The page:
II The process leading up to the SOGI Resolution 2016 

The logic underlying a resolution on sexual orientation and gender identity

The draft resolution

Informals on the draft resolution

Civil Society Advocacy Efforts

Joint statements by civil society

Making the case for an Independent Expert at the Human Rights Council

III Understanding the SOGI Resolution 2016

The voting results 

An analysis of the hostile amendments 

What the resolution does is more important than what the resolution says

IV Understanding the Political: Why did states vote the way they did? 

Understanding the ‘yes’ vote

The leadership of the LAC 7

The Asian yes vote

The failed rhetoric of developed versus developing countries

The passion underlying the yes vote

 Understanding the abstentions

South Africa: Abstention as regression

Ghana, Botswana and Namibia: Abstention as progress

India’s abstention: Remaining in the same place?

The Philippines abstention: A step backwards.

 Understanding the ‘no’ vote

The leadership of the OIC

The African Group

The support of Russia and China

Wider opposition to the framework of universal human rights

The threat to the functioning of the Council

V The interconnections to other resolutions at the 32ndSession of the Council

Annex I Brief Summary of other references to SOGI in the 32nd Session of the HRC

GENERAL DEBATE ON HUMAN RIGHTS SITUATIONS THAT REQUIRE THE COUNCIL’S ATTENTION

GENERAL DEBATE ON THE IMPLEMENTATION OF THE VIENNA DECLARATION AND PROGRAMME OF ACTION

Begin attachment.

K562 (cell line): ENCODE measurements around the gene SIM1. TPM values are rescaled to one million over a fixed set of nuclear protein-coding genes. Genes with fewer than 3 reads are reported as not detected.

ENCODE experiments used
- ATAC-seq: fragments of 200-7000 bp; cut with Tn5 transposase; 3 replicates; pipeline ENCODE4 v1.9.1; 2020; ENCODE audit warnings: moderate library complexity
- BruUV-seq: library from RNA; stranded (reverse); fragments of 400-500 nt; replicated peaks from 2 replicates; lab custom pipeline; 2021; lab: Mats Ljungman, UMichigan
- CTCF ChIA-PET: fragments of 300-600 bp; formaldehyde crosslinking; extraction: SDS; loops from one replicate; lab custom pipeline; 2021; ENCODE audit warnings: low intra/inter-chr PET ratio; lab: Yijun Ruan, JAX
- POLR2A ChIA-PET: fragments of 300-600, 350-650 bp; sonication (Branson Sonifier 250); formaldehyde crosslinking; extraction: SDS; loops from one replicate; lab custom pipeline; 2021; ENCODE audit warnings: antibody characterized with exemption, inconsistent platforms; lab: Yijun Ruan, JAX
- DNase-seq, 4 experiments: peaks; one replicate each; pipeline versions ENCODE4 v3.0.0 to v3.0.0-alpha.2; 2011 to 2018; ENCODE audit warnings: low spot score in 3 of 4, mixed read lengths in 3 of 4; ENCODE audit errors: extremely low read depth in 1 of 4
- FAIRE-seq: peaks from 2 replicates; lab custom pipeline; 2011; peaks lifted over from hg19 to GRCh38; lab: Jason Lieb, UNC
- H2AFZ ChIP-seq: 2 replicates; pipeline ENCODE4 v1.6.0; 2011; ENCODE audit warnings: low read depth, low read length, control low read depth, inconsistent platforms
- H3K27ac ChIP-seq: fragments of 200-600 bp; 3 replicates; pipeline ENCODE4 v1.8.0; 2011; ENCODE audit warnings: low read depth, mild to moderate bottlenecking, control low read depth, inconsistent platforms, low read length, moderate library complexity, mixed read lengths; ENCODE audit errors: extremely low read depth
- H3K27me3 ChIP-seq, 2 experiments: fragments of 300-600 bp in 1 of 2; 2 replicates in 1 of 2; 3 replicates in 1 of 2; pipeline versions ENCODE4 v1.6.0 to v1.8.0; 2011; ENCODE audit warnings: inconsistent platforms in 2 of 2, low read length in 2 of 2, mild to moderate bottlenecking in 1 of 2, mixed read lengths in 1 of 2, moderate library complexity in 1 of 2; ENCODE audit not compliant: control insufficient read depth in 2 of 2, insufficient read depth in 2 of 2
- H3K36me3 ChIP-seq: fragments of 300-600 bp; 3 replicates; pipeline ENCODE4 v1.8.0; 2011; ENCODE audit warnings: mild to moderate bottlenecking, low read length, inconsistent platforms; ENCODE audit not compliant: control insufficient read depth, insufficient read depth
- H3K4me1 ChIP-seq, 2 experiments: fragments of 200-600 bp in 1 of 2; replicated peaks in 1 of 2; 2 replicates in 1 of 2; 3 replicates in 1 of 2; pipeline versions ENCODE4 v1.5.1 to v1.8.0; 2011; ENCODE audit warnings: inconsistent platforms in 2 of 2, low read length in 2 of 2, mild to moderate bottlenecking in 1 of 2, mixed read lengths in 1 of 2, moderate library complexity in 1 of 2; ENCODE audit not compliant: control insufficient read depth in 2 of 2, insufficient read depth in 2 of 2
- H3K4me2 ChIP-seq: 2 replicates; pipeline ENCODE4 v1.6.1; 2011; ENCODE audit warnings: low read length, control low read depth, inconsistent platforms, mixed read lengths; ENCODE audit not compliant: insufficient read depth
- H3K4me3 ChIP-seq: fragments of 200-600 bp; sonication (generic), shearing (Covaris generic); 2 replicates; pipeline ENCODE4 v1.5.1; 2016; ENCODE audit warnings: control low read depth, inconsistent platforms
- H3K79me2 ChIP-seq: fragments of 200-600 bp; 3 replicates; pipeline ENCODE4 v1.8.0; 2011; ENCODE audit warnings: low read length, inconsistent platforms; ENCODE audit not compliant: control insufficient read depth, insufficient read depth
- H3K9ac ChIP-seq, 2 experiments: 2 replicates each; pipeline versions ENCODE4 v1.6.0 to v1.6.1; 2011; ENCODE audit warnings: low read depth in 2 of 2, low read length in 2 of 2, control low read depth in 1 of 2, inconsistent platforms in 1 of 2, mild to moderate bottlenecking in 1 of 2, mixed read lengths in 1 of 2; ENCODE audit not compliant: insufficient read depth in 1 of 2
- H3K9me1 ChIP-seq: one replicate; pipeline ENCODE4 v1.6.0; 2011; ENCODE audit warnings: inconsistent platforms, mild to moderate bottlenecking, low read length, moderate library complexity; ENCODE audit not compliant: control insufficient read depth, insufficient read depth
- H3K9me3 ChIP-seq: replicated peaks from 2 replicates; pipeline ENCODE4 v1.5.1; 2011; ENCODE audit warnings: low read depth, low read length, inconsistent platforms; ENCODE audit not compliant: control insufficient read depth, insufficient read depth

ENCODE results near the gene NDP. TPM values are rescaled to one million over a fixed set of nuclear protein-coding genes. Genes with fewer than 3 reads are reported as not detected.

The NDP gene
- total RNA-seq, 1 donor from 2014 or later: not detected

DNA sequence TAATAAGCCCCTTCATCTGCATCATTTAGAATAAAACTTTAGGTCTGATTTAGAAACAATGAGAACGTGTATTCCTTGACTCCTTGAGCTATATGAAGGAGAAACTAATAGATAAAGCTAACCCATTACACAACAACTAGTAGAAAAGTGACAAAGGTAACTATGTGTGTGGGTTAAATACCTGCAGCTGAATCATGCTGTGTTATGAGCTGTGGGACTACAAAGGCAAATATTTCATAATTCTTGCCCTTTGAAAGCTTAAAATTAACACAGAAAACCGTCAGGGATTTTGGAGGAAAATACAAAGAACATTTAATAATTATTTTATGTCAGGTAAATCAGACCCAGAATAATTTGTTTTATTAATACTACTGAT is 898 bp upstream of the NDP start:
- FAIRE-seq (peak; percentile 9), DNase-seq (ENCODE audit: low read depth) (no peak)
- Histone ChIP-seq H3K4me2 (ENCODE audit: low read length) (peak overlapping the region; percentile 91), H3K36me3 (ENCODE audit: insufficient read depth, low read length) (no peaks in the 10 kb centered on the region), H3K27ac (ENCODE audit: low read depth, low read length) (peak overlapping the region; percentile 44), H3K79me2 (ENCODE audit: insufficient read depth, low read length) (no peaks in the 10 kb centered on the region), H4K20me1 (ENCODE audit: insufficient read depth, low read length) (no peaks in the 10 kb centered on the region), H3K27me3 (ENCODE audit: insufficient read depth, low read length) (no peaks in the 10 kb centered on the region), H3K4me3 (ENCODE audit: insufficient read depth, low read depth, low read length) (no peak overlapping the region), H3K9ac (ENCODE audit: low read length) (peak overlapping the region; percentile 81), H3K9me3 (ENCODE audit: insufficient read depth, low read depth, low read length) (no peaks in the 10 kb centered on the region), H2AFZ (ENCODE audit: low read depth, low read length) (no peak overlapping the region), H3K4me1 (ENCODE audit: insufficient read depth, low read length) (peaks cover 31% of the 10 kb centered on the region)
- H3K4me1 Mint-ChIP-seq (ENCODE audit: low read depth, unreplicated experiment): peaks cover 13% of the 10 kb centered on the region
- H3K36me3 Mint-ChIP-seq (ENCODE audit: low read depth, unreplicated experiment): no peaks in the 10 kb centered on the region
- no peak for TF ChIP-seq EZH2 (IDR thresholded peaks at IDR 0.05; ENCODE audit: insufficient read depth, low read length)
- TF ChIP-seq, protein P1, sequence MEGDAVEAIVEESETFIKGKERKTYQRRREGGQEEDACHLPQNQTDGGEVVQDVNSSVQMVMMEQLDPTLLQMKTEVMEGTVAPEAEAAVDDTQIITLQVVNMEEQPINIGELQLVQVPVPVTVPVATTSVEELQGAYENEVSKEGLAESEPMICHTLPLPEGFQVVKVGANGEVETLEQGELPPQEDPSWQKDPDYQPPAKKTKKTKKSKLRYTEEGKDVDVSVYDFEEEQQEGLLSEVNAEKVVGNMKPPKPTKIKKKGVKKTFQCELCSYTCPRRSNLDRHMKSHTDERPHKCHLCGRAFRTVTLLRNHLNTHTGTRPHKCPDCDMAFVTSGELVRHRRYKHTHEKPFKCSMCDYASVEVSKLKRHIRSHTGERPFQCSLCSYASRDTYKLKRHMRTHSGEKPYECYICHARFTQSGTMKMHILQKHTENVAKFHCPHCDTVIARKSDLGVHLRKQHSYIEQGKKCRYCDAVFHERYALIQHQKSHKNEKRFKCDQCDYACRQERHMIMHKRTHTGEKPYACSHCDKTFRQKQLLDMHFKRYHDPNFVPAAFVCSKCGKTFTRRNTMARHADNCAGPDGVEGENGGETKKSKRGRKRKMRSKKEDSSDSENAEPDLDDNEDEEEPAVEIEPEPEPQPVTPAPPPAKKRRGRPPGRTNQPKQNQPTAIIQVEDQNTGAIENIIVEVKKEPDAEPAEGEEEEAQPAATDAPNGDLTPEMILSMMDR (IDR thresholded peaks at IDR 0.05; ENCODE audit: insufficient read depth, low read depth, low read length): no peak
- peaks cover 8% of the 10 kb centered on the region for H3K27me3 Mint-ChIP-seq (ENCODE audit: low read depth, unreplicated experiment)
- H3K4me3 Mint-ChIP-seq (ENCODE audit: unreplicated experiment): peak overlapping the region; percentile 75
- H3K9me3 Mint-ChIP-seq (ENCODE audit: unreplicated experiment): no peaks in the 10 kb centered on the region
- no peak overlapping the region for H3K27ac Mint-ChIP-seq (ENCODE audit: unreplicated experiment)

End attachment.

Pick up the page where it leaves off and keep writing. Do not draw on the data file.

GENERAL DEBATE ON THE PROMOTION AND PROTECTION OF ALL HUMAN RIGHTS

GENERAL DEBATE ON THE REPORT OF THE HIGH COMMISSIONER OF HUMAN RIGHTS

INTERACTIVE DIALOGUE ON EXTREME POVERTY

INTERACTIVE DIALOGUE ON FREEDOM OF PEACEFUL ASSEMBLY AND OF ASSOCIATION

INTERATIVE DIAGLOGUE ON THE RIGHT TO HEALTH

PANEL DISCUSSIONS

UN COMMISSION OF INQUIRY ON SYRIA: ISIS IS COMMITTING GENOCIDE AGAINST YAZIDIS

UNIVERSAL PERIODIC REVIEW

Annex II Description of the vote on the SOGI Resolution

Action on Draft Amendments L.71 to L.81

Action on Draft Resolution L.2/Rev.1

Action on Non-Action Motion

Action on Operative Paragraph 2

Action on the Title of Draft Resolution L.2/Rev.1

Introduction of the Resolution

Separate Action on Operative Paragraphs 3 To 7

Annex III Description of the vote on the Family Resolution

Action on the Amendments L.82, L.83, L.84 L.89

Action on Draft Resolution L.35

Annex IV Description of the vote on the Civil Society Resolution

Action on Amendments L.52, L.53, L.54, L.55, L.56, L.59, L.60, L.61, L.62, L.63, L.64, L.65

Action on the Resolution on Civil Society Space